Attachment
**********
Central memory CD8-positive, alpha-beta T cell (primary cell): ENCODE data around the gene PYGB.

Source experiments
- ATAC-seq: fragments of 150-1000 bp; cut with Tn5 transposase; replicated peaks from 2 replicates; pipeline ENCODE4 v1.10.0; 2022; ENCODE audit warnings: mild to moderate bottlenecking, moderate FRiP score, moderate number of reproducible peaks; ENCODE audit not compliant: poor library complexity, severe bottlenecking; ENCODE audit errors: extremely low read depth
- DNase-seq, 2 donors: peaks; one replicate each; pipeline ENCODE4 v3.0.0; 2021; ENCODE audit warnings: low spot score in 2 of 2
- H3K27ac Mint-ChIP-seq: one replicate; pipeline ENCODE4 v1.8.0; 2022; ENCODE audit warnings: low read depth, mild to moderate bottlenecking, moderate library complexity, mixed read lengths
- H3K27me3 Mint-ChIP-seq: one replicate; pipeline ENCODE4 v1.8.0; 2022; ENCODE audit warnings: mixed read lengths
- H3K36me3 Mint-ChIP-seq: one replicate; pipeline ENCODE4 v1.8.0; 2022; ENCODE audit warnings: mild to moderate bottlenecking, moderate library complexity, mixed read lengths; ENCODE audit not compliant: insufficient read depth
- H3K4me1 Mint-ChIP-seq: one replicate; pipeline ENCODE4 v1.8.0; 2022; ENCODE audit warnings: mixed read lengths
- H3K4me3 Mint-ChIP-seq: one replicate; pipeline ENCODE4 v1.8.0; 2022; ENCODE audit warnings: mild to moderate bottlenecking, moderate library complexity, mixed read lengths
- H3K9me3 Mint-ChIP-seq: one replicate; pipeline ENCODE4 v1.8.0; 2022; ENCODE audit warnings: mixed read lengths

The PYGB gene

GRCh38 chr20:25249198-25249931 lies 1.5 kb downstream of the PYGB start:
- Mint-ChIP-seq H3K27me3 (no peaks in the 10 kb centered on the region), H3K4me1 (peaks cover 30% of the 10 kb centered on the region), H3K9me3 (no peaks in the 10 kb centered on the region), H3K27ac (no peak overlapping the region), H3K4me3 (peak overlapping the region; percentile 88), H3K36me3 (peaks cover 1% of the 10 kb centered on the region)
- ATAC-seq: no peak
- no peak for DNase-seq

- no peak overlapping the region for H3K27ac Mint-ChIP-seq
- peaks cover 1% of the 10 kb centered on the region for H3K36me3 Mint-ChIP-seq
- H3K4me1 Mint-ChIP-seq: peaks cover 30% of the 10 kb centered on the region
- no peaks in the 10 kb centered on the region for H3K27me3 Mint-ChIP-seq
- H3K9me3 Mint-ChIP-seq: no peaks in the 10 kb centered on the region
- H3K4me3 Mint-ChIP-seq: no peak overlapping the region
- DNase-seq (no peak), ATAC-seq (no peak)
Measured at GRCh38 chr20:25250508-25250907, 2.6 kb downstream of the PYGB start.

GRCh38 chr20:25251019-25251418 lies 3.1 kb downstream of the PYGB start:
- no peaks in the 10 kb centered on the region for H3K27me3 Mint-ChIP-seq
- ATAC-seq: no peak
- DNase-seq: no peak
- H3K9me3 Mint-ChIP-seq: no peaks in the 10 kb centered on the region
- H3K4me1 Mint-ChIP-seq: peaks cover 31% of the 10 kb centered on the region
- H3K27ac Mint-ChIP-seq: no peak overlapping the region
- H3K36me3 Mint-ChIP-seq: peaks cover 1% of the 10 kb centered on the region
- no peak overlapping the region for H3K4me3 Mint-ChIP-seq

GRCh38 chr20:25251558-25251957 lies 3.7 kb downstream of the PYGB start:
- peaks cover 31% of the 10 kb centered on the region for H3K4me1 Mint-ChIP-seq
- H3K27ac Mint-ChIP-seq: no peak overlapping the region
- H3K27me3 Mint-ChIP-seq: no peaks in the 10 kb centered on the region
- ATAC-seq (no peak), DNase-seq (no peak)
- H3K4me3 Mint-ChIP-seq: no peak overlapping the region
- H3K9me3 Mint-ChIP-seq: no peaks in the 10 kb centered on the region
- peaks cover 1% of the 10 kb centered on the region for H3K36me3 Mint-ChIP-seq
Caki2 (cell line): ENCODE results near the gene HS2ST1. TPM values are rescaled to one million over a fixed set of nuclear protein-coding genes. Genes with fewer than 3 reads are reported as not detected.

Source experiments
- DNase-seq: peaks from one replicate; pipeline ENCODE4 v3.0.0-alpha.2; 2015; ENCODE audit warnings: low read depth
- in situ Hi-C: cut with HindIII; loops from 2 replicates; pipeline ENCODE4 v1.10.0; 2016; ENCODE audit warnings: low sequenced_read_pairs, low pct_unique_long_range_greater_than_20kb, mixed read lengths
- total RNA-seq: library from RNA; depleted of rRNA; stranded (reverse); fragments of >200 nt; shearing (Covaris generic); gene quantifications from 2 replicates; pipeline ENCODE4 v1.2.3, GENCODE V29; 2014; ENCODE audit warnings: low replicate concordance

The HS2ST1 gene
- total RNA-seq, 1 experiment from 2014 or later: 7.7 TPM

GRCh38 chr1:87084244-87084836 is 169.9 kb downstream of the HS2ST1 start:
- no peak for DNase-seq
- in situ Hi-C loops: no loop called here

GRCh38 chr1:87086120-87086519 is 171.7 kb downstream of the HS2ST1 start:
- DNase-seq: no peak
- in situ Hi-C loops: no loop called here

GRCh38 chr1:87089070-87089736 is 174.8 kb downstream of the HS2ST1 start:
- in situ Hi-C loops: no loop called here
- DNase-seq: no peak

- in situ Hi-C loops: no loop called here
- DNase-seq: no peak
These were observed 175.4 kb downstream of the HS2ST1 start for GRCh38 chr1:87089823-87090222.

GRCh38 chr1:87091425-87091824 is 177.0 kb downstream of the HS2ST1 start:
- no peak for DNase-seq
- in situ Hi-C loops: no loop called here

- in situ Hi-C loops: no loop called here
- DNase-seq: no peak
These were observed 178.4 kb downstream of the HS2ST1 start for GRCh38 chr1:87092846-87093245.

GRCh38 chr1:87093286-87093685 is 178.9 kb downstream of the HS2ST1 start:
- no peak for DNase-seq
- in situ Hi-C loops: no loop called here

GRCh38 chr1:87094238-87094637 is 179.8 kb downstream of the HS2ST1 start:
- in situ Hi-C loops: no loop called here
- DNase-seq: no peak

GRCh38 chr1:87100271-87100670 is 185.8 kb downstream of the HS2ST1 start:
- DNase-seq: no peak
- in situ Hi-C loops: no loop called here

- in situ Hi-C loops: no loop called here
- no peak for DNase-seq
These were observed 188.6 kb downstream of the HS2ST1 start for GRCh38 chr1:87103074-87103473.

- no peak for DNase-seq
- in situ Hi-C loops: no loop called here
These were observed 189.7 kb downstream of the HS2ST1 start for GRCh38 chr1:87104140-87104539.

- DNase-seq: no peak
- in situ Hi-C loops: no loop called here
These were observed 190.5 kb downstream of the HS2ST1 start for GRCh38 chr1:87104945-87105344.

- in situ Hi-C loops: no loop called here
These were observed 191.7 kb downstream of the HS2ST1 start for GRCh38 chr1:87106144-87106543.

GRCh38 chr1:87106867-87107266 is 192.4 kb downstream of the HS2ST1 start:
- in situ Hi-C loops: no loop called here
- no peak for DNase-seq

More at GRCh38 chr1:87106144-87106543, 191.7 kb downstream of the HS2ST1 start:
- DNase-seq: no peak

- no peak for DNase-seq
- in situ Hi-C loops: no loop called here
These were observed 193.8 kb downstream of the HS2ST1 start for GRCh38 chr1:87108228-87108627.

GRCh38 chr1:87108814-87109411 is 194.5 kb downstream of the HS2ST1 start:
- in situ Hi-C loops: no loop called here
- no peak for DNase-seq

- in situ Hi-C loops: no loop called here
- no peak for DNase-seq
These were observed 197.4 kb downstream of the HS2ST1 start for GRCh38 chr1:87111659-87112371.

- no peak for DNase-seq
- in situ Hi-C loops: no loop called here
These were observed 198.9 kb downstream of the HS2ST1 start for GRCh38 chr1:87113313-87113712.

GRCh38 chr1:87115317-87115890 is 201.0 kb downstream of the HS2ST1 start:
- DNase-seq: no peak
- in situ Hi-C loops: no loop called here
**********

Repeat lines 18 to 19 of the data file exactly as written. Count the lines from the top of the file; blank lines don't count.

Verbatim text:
- H3K4me1 Mint-ChIP-seq: peaks cover 30% of the 10 kb centered on the region
- no peaks in the 10 kb centered on the region for H3K27me3 Mint-ChIP-seq